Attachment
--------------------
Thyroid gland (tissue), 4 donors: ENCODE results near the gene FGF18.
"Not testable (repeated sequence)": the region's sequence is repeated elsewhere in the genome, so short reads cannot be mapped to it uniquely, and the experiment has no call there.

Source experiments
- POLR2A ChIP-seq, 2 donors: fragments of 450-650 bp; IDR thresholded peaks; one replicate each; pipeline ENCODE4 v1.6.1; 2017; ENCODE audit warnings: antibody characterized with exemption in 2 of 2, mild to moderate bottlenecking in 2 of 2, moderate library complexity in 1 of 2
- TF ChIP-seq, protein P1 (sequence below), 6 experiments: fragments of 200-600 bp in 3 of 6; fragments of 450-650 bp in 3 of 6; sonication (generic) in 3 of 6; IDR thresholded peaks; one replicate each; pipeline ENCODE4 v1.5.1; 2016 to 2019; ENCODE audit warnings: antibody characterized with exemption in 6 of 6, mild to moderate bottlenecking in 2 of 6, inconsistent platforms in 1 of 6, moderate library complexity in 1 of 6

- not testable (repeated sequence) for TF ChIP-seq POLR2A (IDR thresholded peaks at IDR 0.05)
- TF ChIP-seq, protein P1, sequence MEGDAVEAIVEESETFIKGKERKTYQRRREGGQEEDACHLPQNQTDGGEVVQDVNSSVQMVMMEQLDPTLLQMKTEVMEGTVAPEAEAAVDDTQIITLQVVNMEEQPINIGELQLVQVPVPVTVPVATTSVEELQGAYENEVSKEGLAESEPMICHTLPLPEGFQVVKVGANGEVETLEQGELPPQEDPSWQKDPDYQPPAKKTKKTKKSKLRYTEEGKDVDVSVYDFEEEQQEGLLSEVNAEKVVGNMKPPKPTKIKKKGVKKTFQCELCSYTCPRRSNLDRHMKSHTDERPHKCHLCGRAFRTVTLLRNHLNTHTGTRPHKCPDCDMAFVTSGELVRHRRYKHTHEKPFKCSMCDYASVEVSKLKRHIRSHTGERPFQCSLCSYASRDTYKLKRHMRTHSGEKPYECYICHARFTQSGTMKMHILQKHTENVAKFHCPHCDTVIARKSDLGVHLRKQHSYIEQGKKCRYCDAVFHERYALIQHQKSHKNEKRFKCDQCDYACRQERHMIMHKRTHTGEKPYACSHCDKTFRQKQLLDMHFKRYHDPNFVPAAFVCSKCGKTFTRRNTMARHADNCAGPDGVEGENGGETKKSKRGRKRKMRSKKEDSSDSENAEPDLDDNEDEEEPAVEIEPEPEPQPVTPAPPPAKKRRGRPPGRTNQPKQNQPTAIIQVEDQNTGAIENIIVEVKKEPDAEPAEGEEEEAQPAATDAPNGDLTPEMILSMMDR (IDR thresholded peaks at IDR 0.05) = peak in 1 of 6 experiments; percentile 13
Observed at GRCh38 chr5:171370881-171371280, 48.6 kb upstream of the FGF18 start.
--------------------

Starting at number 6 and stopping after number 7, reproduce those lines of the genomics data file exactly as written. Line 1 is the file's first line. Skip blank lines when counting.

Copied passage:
- not testable (repeated sequence) for TF ChIP-seq POLR2A (IDR thresholded peaks at IDR 0.05)
- TF ChIP-seq, protein P1, sequence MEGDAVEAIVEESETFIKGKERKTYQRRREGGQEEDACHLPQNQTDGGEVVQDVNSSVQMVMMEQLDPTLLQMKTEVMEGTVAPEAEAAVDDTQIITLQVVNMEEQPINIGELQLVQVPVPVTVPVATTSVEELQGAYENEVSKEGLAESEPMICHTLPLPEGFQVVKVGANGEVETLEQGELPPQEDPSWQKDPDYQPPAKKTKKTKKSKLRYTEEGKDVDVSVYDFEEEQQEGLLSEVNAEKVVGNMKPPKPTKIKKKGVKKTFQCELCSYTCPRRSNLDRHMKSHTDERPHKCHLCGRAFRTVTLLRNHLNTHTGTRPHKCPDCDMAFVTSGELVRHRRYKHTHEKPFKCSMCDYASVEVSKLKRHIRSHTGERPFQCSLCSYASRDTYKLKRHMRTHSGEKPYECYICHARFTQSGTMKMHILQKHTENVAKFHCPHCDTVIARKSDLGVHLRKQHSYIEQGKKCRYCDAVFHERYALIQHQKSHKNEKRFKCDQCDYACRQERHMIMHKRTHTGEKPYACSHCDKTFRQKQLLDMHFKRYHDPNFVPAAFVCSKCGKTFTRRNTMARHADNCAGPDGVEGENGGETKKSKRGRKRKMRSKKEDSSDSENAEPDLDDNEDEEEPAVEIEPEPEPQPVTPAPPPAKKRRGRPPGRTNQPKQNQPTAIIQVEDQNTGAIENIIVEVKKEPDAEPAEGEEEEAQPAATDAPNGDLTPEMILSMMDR (IDR thresholded peaks at IDR 0.05) = peak in 1 of 6 experiments; percentile 13